Physical forms, for James, are dense, layered, complex things suspended within a wider, less visible or knowable world. Linking philosophies of form and spirit via intensive technical processes, her shapes, installed in Jerwood Visual Arts, are deeply contemplative and beguiling. What follows is an edited transcript of our exchange, with additional links, images, footnotes and further materials for thought.

 

How did these shapes evolve? 

My research at the RCA was on visual perception, and the ways in which the brain processes information from the eyes in order to understand space. This led to my exploration of how to suspend structures within glass. I wanted to create a special trick with the eyes, because with this medium you can find patterns and structures that are apparently floating, or you can replicate one set of patterns to appear as if their facets are multiplying – the optical and material qualities of the glass can be manipulated to create a confusion in the brain. And so I developed various techniques for doing this.

I realised that in order for this to operate really strongly, the patterns needed to be perfectly regular. Otherwise you shortcut that illusion and simply make a narrative. I developed a technique for layering very precise patterns within the glass, which involved working with a glass blower, but I also used classic printmaking tools, for example an Intaglio technique – where you cut away at a material. Together we worked out how to build up layers with these pocketed parts of air inside each one.

Elemental Symmetries, 2014

 

Elemental Symmetries, 2014

 

If you look at the forms closely, you can see there’s an embryo, then another layer, and then the next layer has some printed effects on it, so it’s mixing additive and subtractive techniques together.

In the past, I’ve mostly worked with curved surfaces, and I’ve spent a lot of time observing how they create a ripple and magnification effect. Here, I wanted to deal with patterns and archetypal forms but also the metaphysical, metaphorical, philosophical side of such forms. It’s about the essential, about our experience of the world. I developed another technique to cut them in to perfect shapes – slicing them from a cylinder into something else. I worked from an old book on geometry, which gave me the angles between the Platonic solids. They are sort of the ideal sculpture, because they look so beautiful from all ends.

Platonic multiplications

So their combinations with themselves and with each other give rise to endless complexities, which anyone who is to give a likely account of reality must survey.
The Timaeus, Plato

Using a milling machine and a CAD programme, I ensured that all the forms were facially regular, and then I used the same technique they’ve used since Egyptian times to smooth each piece of glass using grit. You rub the glass over the grit and it slowly wears away, gradually using a finer and finer grit until you graduate to a pumice wheel, to perfectly smooth the surfaces.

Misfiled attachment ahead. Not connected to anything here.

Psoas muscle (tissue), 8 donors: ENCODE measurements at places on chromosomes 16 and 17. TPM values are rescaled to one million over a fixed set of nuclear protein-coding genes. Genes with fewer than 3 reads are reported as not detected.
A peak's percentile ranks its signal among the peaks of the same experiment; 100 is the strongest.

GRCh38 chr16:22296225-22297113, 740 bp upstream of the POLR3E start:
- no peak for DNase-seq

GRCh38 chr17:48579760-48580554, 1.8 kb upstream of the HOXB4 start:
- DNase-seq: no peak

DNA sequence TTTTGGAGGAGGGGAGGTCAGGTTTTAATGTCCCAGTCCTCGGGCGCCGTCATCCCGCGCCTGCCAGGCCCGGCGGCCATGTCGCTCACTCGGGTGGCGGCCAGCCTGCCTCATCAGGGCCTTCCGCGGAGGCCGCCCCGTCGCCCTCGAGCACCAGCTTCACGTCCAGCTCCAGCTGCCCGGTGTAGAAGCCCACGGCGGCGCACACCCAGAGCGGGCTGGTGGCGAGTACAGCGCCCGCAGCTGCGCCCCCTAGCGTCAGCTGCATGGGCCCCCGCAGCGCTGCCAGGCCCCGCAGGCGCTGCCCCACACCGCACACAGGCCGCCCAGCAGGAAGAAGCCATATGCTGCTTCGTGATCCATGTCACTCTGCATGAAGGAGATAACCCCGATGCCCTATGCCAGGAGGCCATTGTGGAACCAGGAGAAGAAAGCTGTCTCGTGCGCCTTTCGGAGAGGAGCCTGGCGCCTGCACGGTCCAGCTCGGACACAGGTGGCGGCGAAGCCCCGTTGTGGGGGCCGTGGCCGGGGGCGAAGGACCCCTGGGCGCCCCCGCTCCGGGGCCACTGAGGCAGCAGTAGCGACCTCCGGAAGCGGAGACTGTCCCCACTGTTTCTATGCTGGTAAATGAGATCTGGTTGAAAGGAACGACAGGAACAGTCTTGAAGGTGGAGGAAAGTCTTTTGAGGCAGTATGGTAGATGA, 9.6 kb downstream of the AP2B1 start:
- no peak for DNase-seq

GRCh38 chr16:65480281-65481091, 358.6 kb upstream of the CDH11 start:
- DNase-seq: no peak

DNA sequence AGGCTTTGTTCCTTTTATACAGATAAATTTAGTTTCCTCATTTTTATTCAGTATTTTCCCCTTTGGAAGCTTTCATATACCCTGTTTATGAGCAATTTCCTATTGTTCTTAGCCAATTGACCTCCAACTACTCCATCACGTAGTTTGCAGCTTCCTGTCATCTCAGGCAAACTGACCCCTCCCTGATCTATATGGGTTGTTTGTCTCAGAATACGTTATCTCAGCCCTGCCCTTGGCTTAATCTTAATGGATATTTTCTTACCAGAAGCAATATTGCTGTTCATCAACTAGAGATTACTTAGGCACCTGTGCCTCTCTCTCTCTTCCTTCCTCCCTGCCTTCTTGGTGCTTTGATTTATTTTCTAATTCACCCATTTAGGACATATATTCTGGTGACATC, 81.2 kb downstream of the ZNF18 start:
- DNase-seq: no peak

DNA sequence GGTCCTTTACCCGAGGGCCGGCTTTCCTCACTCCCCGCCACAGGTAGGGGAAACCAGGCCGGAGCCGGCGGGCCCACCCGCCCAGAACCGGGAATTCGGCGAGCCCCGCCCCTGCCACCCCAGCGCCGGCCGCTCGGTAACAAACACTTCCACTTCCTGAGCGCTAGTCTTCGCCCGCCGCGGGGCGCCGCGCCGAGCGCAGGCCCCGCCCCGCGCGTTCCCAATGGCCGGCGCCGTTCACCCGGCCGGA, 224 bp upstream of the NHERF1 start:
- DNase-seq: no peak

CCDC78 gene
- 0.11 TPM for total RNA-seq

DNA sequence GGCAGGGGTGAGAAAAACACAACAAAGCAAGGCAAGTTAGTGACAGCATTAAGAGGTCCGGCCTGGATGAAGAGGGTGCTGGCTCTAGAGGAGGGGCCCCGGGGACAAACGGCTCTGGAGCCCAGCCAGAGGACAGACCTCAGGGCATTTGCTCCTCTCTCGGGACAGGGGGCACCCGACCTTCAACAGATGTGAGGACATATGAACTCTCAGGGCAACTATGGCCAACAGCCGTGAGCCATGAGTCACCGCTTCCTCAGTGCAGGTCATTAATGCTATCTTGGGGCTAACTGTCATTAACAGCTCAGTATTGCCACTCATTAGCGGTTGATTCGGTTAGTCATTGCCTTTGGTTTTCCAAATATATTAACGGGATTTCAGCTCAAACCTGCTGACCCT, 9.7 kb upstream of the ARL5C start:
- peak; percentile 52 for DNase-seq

How do you see them?

I suppose what was paradoxical about making them was that although they are very technical and time-intensive, each one actually relates to one of the elements, and so I spent a great deal of time thinking about that, too.

This one, the dodecahedron is aether, the divine; this one is an icosahedron, and these are water, fire, air, earth [pointing to each shape]. I found as I made each one, I kept thinking about these elemental qualities as well. They started to have a strong emotional resonance, more than just a technical quality. My hope is that they transcend their material, technical presence to offer some way of thinking about other dimensions of our experience. That’s why I like working with print and materials, because at worst, they need to be well made. But if they transcend to something else, then that’s fantastic.

The knowledge of which geometry aims is the knowledge of the eternal. 
—Republic, VII, 52.

And why is a dodecahedron aether? What is the relationship between the geometry and metaphysics?

Plato and some of the other Greek philosophers were trying to work out the distinction between what they could see, and what lies behind or beneath the visible. They understood that there must be more than what we can visually obtain in the world. They were trying to get to the essence of what we were seeing and perceiving, and they felt that by looking closer at forms, and phenomena around them, they could identify particular shapes which had a philosophical and material resonance with what they were observing.

Plato’s idea was that our view of what we see is like a sheet, thrown over some divine reality which is just beyond our gross mortal ability to see things. A sheet thrown over a rich, fabulous, extraordinary world, and all you see are these shapes poking out. These Platonic solids are as close we can be to seeing behind that sheet. They described the elements via different shapes: a cube is solid, it has an up and a down, cardinal points. An octahedron is air, and it has a kind of forward motion, it has a movement to it. Fire is pointy, fire creates prismatic effects, it’s sharp. Others are mobile.

[Plato wrote most about the solids in Timaeus (c.360 BC). Earth, a cube. Air, an octahedron. Fire, a tetrahedron and water, an icosahedron. According to various sources, these related to the sensations or visual phenomena of the matter itself. For example: the burning heat of fire is sharp, like tetrahedra. Or, the flowing form of an icosahedron, which pours and tumbles, fluid-like.

Of the fifth solid, aether, Plato wrote:

that ..the god used for arranging the constellations on the whole heaven.]